In the Middle Ages the Catholic Church dominated the thinking of people who lived their lives genuinely believing that when they died, they might go to hell. The building of monasteries, taking part in pilgrimages and the Crusades were all examples of the effect this had on people’s lives.
In the 16th and 17th centuries, Britain broke free from the Roman Catholic Church. There was a period of religious conflict. Penal laws were passed that restricted what Catholics and other Non-conformists could do and the Act of Settlement (1701) made it law that the monarch had to be a Protestant.
The Victorians were generally very religious people and often appear to be very prim and proper. There were religious meetings called 'revivals' and religion inspired many of the great 19th century social reformers such as William Wilberforce and Dr Barnardo. British Protestant missionaries travelled all over the world.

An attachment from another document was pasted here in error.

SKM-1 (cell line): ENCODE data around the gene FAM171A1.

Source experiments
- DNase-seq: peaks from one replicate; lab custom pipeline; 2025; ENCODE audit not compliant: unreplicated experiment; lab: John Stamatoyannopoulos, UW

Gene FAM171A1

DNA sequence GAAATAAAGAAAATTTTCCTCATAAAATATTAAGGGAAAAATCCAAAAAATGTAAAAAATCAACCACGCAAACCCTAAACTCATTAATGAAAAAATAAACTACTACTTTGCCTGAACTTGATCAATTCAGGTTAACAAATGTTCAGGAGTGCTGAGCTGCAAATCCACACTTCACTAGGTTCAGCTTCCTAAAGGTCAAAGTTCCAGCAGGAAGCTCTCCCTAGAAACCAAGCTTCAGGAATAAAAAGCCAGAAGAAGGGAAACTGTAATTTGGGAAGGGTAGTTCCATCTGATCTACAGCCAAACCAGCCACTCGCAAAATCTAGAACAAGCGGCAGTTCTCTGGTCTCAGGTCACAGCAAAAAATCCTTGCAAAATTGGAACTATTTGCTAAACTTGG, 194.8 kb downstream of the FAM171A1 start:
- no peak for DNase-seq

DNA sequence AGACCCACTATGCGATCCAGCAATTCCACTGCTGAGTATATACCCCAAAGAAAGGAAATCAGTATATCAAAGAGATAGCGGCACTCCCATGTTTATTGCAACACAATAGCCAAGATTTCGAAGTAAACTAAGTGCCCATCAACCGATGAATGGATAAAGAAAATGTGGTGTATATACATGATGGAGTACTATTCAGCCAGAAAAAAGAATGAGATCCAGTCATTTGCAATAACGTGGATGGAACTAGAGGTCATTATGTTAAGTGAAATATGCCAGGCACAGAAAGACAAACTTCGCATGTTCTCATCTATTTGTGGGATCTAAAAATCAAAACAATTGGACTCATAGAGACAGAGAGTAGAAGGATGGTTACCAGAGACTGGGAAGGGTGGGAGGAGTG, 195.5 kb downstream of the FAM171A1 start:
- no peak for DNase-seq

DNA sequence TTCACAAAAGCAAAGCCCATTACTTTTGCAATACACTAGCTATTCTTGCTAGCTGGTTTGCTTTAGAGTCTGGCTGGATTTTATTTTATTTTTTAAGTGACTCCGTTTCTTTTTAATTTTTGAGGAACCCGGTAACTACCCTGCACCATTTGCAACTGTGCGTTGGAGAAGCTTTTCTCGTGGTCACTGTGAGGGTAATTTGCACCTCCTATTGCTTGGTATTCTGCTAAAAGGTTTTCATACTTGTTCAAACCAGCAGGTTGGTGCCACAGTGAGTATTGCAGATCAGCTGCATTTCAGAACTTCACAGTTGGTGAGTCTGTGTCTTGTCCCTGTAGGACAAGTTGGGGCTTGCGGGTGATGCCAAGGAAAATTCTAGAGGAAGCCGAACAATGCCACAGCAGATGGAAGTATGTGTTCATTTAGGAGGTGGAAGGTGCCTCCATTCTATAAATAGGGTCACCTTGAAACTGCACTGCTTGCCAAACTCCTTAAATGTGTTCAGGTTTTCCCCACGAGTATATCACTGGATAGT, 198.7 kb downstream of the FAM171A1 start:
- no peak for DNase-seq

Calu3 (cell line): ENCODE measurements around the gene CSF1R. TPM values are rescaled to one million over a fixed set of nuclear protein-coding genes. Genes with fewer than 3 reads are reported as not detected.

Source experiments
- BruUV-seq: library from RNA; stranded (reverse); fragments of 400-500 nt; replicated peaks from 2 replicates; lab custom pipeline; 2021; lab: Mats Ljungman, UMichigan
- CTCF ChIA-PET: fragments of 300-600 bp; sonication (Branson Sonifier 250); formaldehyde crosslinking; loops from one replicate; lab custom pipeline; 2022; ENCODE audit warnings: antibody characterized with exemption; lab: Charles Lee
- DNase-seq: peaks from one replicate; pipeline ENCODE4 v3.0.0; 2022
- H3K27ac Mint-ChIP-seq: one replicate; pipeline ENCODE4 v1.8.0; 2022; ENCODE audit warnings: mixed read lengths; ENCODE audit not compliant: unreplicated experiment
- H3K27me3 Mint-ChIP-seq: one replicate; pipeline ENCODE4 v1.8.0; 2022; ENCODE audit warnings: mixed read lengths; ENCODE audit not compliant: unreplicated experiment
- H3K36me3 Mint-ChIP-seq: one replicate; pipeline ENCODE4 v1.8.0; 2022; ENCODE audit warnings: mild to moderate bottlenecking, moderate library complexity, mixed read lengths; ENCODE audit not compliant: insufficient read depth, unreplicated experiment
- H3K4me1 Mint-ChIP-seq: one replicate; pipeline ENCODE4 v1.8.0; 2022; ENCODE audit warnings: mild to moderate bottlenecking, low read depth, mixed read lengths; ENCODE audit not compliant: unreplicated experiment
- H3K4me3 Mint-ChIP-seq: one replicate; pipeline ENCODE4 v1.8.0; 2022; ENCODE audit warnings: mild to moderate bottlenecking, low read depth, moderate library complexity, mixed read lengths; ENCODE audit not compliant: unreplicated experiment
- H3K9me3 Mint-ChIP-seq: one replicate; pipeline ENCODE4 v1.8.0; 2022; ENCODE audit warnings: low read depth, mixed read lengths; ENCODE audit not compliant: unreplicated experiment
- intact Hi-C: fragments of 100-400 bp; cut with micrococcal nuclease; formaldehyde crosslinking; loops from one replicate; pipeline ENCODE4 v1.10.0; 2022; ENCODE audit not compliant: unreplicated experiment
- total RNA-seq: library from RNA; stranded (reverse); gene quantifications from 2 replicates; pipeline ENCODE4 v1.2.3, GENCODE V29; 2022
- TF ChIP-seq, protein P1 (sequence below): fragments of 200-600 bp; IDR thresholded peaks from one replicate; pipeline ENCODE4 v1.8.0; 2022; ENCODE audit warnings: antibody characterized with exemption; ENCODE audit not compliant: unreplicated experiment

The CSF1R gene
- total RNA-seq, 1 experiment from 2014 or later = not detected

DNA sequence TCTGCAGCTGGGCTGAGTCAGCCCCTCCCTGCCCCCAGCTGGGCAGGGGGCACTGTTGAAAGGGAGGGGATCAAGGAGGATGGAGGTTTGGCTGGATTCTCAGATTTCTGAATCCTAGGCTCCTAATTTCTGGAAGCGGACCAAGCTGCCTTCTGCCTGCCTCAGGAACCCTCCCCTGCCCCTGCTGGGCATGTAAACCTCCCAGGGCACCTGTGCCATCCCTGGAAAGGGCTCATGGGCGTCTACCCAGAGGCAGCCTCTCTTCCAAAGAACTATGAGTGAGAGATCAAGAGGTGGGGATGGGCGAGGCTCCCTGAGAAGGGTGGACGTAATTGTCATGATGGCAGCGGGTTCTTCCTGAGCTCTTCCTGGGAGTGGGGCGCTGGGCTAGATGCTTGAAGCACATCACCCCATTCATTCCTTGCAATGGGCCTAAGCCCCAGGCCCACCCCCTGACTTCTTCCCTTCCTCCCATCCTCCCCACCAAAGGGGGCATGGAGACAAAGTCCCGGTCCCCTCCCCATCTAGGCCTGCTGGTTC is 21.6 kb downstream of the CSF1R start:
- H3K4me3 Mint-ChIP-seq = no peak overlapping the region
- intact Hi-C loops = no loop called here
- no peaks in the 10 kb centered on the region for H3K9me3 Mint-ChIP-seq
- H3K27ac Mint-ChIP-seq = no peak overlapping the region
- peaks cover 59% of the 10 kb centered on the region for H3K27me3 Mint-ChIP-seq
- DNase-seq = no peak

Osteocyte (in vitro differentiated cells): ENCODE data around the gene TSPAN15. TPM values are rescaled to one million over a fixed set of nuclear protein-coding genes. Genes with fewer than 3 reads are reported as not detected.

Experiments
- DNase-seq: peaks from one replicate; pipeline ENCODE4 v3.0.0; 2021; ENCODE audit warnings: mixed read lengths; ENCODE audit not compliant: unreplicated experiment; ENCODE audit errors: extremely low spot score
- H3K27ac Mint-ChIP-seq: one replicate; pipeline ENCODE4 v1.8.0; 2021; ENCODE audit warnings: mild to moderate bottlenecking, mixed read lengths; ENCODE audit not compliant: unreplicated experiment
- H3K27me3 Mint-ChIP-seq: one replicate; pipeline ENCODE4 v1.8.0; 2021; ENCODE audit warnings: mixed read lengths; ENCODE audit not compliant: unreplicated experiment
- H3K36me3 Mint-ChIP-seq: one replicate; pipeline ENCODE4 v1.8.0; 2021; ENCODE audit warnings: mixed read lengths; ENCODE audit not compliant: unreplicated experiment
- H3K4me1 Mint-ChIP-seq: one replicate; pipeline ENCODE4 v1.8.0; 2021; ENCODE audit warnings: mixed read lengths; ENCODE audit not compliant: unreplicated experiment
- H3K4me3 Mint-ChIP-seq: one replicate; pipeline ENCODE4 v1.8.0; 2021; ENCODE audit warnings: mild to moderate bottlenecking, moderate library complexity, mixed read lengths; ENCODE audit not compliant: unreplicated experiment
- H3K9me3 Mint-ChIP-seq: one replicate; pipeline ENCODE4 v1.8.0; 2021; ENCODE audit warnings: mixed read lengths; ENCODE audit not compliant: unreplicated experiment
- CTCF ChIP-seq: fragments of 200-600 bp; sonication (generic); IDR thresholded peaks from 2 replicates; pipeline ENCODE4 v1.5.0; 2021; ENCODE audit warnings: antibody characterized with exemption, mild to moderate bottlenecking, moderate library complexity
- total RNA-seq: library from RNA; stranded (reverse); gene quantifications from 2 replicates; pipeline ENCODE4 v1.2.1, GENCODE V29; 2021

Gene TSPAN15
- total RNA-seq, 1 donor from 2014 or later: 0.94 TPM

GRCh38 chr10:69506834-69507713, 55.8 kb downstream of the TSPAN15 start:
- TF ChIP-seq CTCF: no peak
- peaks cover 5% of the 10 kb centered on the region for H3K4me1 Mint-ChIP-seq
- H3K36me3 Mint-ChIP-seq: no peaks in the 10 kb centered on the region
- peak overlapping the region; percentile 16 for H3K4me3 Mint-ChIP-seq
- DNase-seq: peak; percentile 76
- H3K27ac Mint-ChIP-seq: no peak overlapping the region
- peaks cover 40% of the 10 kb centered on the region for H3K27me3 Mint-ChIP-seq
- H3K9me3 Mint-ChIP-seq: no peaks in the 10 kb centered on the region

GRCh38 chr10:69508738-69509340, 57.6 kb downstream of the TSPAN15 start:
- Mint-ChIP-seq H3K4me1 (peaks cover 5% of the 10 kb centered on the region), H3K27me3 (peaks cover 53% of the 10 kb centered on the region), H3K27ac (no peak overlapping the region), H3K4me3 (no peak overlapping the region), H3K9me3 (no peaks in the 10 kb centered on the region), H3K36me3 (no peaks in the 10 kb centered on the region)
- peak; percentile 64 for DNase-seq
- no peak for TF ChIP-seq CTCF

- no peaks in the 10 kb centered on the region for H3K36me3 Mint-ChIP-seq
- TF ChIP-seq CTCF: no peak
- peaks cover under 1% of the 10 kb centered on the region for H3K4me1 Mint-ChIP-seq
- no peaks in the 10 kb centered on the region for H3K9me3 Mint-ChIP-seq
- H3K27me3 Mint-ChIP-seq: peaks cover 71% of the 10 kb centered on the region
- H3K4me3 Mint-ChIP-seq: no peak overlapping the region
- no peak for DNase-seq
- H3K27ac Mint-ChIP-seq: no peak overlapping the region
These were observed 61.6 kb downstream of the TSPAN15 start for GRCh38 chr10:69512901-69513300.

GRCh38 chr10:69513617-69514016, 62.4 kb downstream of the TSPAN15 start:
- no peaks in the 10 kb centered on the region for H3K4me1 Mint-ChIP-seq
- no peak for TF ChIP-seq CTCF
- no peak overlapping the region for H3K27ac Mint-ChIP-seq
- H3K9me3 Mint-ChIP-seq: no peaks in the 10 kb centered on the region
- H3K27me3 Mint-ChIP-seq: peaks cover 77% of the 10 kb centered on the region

At the same time, however, there were developments in science, such as Darwinism; politics, such as Marxism and theology. By the 20th century, religion had declined in importance for many people – although there have been significant political events related to religion over the last century.
Britain was a fiercely Protestant country from the Reformation until the early 20th century. Many British historians have tended to portray the medieval Catholic Church as corrupt and wicked and to suggest that 'the Reformation' was the beginning of Britain's greatness.
Gradually historians have revised these ideas. Revisionist historians have portrayed the Catholic Church as better than it was previously painted and questioned the impact that Protestantism had on people's lives and beliefs. In particular, historians have shown that behind the Victorians' veneer of respectability, there was the 'other' Victorian world of drinking, drugs, prostitution and pornography.